Suddenly stupidity (sub prime) and later fraud (Madoff, Stanford, Libor) is uncovered. In the space of a few days to weeks, asset values drop by say 35-50 per cent. At that point the world’s global balance sheet looks like this. Assets - between $50-65. But liabilities stuck at $80. As my daughter would say – "busted”!

This is the global balance sheet the world’s central banks faced during the height of the GFC. Even worse, a move to liquidate assets in a fire sale to satisfy creditors, would create a domino effect of asset sales and cascading asset values to; well pick another number – way lower than anyone wanted to think about. The Stone Age would beckon. So, what to do?

Our generation, perhaps more than any other in history, has a phenomenal capacity to operate in a virtual world. And in finance, fiat currencies backed by nothing more than "trust me” ("yea right”), give enormous capacity to operate virtually. Under a George Costanza type principal of "you're only busted if you recognise the loss”, the first stage in the GFC recovery was for central banks globally to, well, just ignore the losses. Operate virtually, as if nothing happened.

Stage two is a little trickier. Reducing liabilities is impossible without triggering a default. So if liabilities can’t be changed, the only other alternative is to reflate asset values back to 2007 levels. Hmmm.

Enter quantitative easing

At heart the world’s central bank’s quantitative easing programs are about reflating asset values back to something like the value of liabilities. Hopefully more. The following chart from Deutsche Bank shows how central bank’s tripled the size of their balance sheets post GFC. They did this by creating money (fiat currency) and going on a buying spree – mostly government bonds but also mortgages.
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Quantitative easing stabilised asset prices. It enabled the world to avoid a return to the Stone Age. However to date only modest "asset reflation” success has been achieved as evidenced by the above property anecdotes.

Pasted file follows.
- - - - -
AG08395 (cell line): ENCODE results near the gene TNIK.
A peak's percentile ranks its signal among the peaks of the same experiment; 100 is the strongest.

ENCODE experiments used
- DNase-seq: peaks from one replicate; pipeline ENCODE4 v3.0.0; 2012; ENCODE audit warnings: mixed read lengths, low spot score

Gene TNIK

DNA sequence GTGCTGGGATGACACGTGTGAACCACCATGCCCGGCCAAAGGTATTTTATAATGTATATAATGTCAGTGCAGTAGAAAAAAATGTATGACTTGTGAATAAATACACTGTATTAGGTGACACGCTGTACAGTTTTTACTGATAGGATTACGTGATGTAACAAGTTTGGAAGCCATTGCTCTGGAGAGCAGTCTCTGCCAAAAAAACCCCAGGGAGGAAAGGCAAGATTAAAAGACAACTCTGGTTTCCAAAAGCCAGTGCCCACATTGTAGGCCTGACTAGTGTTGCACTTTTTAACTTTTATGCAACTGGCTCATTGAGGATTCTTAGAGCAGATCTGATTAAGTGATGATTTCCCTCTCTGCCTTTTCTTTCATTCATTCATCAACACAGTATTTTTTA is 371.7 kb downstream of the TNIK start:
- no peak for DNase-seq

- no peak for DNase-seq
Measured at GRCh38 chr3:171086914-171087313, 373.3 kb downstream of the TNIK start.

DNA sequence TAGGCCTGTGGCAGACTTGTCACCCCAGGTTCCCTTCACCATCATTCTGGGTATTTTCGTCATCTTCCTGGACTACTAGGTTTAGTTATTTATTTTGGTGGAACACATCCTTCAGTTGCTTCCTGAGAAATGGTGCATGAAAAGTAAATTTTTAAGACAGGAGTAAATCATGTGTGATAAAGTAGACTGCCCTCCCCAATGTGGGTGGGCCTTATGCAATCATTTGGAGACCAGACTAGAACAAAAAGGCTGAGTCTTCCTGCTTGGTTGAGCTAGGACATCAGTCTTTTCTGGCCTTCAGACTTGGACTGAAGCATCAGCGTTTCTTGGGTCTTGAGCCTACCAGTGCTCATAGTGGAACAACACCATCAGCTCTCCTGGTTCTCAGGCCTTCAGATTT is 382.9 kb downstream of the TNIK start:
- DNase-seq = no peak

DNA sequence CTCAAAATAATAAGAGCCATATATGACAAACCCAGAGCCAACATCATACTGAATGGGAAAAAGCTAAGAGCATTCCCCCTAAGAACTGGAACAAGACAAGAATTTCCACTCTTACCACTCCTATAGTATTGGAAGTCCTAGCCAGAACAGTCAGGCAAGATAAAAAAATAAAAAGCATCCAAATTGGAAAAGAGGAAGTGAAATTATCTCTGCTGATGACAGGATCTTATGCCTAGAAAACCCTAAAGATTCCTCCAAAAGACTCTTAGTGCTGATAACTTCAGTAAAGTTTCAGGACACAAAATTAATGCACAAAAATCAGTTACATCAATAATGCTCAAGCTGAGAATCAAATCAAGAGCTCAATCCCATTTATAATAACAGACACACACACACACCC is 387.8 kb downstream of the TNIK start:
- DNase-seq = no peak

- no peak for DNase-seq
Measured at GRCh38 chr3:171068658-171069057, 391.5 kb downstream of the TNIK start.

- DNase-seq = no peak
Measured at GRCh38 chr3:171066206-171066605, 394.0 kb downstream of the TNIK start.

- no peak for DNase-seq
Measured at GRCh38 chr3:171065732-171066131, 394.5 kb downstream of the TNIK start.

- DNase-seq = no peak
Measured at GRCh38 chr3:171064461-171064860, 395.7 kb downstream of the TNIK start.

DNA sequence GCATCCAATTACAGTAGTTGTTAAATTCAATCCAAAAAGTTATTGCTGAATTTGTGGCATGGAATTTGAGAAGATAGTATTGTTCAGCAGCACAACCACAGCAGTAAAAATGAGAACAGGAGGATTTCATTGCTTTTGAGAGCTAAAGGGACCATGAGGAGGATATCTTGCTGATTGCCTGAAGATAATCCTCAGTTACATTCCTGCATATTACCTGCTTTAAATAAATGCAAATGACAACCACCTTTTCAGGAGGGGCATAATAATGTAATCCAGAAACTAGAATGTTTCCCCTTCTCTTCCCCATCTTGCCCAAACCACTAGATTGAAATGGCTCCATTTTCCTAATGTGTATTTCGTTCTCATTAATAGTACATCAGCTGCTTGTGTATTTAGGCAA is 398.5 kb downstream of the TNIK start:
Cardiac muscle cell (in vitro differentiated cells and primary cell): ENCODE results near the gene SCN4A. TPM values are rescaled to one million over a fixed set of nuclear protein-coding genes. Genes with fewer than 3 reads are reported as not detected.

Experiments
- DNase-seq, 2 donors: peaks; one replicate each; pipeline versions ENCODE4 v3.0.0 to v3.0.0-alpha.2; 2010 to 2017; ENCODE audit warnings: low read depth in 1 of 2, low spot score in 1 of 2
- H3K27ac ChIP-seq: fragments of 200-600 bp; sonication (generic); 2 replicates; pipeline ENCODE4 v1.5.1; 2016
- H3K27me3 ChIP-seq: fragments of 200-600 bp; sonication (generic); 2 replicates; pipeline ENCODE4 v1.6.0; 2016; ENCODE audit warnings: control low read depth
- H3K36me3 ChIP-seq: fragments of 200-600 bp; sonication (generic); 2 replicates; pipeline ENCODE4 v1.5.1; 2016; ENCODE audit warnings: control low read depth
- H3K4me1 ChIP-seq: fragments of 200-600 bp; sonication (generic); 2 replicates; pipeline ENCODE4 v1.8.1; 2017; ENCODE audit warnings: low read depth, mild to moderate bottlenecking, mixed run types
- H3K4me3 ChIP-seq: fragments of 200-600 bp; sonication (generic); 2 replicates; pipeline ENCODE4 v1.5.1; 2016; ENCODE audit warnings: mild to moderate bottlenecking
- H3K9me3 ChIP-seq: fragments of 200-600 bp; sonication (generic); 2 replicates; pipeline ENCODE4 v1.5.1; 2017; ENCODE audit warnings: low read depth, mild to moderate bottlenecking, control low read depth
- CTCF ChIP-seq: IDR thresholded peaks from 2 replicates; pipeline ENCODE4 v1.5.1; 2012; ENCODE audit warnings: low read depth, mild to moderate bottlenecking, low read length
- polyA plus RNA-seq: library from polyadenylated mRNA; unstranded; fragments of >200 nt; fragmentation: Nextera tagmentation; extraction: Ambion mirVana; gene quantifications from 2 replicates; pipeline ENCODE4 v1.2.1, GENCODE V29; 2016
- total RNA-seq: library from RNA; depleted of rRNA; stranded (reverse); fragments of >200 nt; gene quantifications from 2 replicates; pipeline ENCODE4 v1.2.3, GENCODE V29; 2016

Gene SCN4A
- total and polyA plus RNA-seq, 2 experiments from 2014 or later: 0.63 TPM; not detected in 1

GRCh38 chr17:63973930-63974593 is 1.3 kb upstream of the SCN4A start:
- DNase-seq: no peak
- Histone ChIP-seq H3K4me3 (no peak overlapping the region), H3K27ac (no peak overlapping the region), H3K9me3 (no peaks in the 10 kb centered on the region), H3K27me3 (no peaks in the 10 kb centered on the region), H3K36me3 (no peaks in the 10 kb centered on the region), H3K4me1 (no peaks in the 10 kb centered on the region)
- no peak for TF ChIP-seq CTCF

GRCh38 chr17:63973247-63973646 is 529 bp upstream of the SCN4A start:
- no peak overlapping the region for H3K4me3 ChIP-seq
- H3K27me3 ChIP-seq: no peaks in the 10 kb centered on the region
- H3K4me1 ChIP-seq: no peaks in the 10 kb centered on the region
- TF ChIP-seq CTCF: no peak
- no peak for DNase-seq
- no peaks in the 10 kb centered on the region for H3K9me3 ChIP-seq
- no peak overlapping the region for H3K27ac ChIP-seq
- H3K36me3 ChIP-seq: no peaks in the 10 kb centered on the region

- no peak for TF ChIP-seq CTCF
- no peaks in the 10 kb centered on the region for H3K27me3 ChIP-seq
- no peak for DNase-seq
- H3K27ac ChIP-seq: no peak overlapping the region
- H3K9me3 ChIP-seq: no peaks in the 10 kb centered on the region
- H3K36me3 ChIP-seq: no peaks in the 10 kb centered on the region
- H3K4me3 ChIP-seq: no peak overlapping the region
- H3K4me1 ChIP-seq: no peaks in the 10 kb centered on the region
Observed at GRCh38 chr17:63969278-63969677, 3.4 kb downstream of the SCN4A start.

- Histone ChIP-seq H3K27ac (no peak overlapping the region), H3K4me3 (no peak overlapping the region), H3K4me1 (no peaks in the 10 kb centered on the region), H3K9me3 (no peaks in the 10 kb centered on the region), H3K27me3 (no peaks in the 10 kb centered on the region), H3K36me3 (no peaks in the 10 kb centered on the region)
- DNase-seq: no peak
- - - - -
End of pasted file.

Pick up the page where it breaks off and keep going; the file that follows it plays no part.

Equities and precious metals

"Bull markets are born on pessimism, grow on scepticism, mature on optimism, and die on euphoria.” – John Templeton

But I think that might be starting to change. Equities are also stirring. July’s 4.3 per cent rise in the Australian market was its third strongest rise in 19 months! In the US the Dow has risen every month this year except May. It is currently less than 3 per cent below its one year high.

Although commodities have been under pressure, all precious metals are up 1-4 four per cent year to date. Much maligned gold is up 4 per cent. The following chart shows the correlation between the gold price and central bank assets. The more quantitative easing, the higher the gold price, and vice versa.

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"Don’t fight the Fed”

The view that real asset prices are starting to bounce is the complete opposite of current consensus, which seeks safety in bonds and other 'defensive' assets. In many countries of northern Europe (eg Denmark, Germany), demand for safety is such that governments no longer have to pay to borrow. Investors pay governments to look after their savings. In so doing they are guaranteeing themselves a loss. That just doesn’t make any financial sense.

Meanwhile in Australia, property prices are certainly not in the fast lane because the Reserve Bank of Australia continues to comatose the Australian east coast economy. The RBA’s high interest rate regime is killing Australian manufacturing and tourism. And is not that helpful to retail either. All three industries are huge employers.

But commodity prices are falling. For example, iron ore is below $US120 a tonne or down a third in a year. This will see the RBA come under increasing pressure to lower Australian interest rates to levels more commensurate with other western countries. It might take a while, but look to property markets in the US, UK, Canada and New Zealand for a lead on the medium term direction in Australian property – i.e. up.

Perhaps quantitative easing and record low global interest rates, which have gone negative in a swathe of countries across northern Europe, are starting to impact after all.

Mike Mangan is the chief executive of 2MG Asset Management.